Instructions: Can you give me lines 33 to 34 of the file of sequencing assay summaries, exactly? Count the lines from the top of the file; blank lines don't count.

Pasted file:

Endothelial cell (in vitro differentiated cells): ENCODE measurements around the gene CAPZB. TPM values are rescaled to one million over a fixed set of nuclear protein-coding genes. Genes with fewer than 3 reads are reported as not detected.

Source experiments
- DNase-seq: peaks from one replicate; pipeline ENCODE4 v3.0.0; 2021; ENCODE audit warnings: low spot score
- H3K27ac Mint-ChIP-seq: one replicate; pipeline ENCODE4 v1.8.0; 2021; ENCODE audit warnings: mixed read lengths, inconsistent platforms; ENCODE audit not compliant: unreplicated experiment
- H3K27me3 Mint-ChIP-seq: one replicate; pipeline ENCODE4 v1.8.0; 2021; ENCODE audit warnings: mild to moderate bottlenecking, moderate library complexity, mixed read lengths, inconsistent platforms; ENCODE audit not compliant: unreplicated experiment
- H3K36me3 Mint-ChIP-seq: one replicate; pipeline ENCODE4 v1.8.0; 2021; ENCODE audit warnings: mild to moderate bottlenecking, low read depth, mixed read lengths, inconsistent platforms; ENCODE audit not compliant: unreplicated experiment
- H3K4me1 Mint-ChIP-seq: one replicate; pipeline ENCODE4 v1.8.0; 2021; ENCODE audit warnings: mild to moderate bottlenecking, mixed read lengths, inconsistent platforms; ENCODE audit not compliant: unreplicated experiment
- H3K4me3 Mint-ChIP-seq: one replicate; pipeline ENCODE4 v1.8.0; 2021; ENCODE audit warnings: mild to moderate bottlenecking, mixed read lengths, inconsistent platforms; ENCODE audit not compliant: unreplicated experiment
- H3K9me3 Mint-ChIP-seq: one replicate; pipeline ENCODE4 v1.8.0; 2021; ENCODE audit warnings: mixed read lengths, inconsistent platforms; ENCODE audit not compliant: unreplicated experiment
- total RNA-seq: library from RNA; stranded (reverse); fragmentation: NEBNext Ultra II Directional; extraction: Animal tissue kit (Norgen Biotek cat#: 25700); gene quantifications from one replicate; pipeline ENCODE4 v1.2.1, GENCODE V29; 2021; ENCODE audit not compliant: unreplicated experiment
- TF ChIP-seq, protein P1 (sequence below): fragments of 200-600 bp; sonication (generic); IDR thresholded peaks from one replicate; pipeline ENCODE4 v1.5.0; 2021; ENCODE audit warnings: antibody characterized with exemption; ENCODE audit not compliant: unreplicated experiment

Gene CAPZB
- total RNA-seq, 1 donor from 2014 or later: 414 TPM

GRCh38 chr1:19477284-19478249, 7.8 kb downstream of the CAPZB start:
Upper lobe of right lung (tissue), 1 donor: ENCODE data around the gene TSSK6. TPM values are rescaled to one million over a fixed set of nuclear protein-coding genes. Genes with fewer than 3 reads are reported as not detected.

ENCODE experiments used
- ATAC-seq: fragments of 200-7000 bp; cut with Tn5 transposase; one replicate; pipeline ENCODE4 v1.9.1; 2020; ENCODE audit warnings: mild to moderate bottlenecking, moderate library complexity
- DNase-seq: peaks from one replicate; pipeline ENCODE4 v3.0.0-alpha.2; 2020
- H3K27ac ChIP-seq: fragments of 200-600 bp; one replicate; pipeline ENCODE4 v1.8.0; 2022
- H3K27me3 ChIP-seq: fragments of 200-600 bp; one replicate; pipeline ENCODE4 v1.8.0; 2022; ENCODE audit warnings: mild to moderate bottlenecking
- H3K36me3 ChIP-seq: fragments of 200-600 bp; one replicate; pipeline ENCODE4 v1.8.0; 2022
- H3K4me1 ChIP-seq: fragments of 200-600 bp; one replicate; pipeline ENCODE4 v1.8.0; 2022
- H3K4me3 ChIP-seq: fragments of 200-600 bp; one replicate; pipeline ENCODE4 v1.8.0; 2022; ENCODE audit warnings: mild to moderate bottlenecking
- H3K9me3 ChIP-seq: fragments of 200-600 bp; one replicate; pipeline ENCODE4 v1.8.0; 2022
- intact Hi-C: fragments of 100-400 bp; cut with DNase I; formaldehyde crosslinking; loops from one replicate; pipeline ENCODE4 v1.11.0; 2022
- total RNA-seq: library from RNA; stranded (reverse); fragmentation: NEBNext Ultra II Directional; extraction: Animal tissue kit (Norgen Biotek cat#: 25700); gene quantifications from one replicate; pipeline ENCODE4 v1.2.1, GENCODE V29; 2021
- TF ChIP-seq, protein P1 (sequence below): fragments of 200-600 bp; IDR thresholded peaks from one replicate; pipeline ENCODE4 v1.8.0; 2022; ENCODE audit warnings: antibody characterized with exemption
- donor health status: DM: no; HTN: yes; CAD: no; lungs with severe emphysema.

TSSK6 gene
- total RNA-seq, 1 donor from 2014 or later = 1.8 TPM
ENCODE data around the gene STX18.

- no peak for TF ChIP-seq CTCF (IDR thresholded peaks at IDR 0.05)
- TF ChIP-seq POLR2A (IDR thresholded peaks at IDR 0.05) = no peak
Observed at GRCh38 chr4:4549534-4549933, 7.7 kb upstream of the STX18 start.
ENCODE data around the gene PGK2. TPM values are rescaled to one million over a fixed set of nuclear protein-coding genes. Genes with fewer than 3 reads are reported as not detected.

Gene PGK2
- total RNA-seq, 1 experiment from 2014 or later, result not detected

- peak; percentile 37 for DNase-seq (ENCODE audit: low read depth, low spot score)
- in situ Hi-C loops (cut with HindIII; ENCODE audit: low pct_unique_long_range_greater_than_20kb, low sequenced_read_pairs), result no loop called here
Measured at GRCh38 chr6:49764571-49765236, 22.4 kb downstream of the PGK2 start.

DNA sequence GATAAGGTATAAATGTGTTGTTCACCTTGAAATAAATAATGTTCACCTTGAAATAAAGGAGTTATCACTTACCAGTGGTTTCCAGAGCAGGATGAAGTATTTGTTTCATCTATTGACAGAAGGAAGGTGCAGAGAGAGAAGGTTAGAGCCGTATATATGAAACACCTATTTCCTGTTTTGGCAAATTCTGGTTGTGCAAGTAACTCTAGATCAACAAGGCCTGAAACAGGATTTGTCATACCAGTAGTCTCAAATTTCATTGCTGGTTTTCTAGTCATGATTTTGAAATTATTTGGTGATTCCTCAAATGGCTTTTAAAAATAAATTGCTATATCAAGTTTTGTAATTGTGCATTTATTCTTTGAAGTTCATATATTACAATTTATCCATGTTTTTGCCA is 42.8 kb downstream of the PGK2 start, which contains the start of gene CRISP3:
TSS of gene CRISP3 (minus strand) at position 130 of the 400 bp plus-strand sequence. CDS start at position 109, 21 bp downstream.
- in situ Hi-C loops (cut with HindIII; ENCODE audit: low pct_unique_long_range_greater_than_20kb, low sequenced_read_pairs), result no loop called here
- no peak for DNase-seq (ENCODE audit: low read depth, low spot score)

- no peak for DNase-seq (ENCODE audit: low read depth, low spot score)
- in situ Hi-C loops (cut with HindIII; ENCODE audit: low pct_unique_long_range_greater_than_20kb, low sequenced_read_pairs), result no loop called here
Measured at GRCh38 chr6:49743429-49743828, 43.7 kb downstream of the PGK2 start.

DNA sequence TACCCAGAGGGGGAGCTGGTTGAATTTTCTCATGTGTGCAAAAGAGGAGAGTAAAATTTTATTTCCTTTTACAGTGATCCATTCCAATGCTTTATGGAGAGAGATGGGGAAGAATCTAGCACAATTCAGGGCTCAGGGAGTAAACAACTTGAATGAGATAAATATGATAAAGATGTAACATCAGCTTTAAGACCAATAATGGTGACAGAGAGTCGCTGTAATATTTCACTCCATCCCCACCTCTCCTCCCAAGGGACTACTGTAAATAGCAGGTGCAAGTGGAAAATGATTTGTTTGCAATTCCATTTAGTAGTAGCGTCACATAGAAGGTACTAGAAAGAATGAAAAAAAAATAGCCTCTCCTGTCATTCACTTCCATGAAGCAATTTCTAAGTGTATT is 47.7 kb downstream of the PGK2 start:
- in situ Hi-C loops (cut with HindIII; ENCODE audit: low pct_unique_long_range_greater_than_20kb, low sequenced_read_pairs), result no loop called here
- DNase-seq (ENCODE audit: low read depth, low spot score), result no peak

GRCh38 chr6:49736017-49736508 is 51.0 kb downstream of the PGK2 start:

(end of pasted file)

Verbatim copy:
- TF ChIP-seq POLR2A (IDR thresholded peaks at IDR 0.05) = no peak
Observed at GRCh38 chr4:4549534-4549933, 7.7 kb upstream of the STX18 start.